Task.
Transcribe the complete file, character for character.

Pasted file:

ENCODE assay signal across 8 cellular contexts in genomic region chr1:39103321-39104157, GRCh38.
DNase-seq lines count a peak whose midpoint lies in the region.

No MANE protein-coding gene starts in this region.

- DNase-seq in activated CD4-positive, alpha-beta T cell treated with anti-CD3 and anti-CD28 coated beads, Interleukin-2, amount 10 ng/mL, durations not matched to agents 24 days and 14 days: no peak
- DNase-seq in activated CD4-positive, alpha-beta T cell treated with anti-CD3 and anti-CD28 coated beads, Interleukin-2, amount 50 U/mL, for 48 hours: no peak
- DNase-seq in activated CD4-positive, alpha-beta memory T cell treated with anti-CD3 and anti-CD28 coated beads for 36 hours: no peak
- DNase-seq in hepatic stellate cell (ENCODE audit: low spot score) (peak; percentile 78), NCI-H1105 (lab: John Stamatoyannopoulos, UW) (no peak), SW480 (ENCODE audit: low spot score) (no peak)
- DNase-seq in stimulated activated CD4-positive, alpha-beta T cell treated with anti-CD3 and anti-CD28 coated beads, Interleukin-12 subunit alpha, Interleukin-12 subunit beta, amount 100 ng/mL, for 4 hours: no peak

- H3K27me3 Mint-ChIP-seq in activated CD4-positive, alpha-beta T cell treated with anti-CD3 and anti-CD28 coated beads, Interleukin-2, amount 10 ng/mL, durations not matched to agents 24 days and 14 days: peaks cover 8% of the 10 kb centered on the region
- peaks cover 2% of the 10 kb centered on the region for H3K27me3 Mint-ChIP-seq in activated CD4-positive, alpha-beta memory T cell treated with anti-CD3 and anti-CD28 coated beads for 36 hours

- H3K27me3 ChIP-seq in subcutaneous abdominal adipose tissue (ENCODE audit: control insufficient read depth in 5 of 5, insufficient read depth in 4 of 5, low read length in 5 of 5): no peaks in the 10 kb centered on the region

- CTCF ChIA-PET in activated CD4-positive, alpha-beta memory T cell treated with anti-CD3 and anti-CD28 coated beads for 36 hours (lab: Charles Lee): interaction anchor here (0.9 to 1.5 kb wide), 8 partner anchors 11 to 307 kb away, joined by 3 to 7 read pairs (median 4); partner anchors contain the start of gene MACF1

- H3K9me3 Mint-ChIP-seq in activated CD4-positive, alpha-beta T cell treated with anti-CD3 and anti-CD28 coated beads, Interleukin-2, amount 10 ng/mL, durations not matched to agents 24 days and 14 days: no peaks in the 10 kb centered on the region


ENCODE assay signal across 8 cellular contexts in genomic region chr1:39103321-39104157, GRCh38.
DNase-seq lines count a peak whose midpoint lies in the region.

No MANE protein-coding gene starts in this region.

- DNase-seq in activated CD4-positive, alpha-beta T cell treated with anti-CD3 and anti-CD28 coated beads, Interleukin-2, amount 10 ng/mL, durations not matched to agents 24 days and 14 days: no peak
- DNase-seq in activated CD4-positive, alpha-beta T cell treated with anti-CD3 and anti-CD28 coated beads, Interleukin-2, amount 50 U/mL, for 48 hours: no peak
- DNase-seq in activated CD4-positive, alpha-beta memory T cell treated with anti-CD3 and anti-CD28 coated beads for 36 hours: no peak
- DNase-seq in hepatic stellate cell (ENCODE audit: low spot score) (peak; percentile 78), NCI-H1105 (lab: John Stamatoyannopoulos, UW) (no peak), SW480 (ENCODE audit: low spot score) (no peak)
- DNase-seq in stimulated activated CD4-positive, alpha-beta T cell treated with anti-CD3 and anti-CD28 coated beads, Interleukin-12 subunit alpha, Interleukin-12 subunit beta, amount 100 ng/mL, for 4 hours: no peak

- H3K27me3 Mint-ChIP-seq in activated CD4-positive, alpha-beta T cell treated with anti-CD3 and anti-CD28 coated beads, Interleukin-2, amount 10 ng/mL, durations not matched to agents 24 days and 14 days: peaks cover 8% of the 10 kb centered on the region
- peaks cover 2% of the 10 kb centered on the region for H3K27me3 Mint-ChIP-seq in activated CD4-positive, alpha-beta memory T cell treated with anti-CD3 and anti-CD28 coated beads for 36 hours

- H3K27me3 ChIP-seq in subcutaneous abdominal adipose tissue (ENCODE audit: control insufficient read depth in 5 of 5, insufficient read depth in 4 of 5, low read length in 5 of 5): no peaks in the 10 kb centered on the region

- CTCF ChIA-PET in activated CD4-positive, alpha-beta memory T cell treated with anti-CD3 and anti-CD28 coated beads for 36 hours (lab: Charles Lee): interaction anchor here (0.9 to 1.5 kb wide), 8 partner anchors 11 to 307 kb away, joined by 3 to 7 read pairs (median 4); partner anchors contain the start of gene MACF1

- H3K9me3 Mint-ChIP-seq in activated CD4-positive, alpha-beta T cell treated with anti-CD3 and anti-CD28 coated beads, Interleukin-2, amount 10 ng/mL, durations not matched to agents 24 days and 14 days: no peaks in the 10 kb centered on the region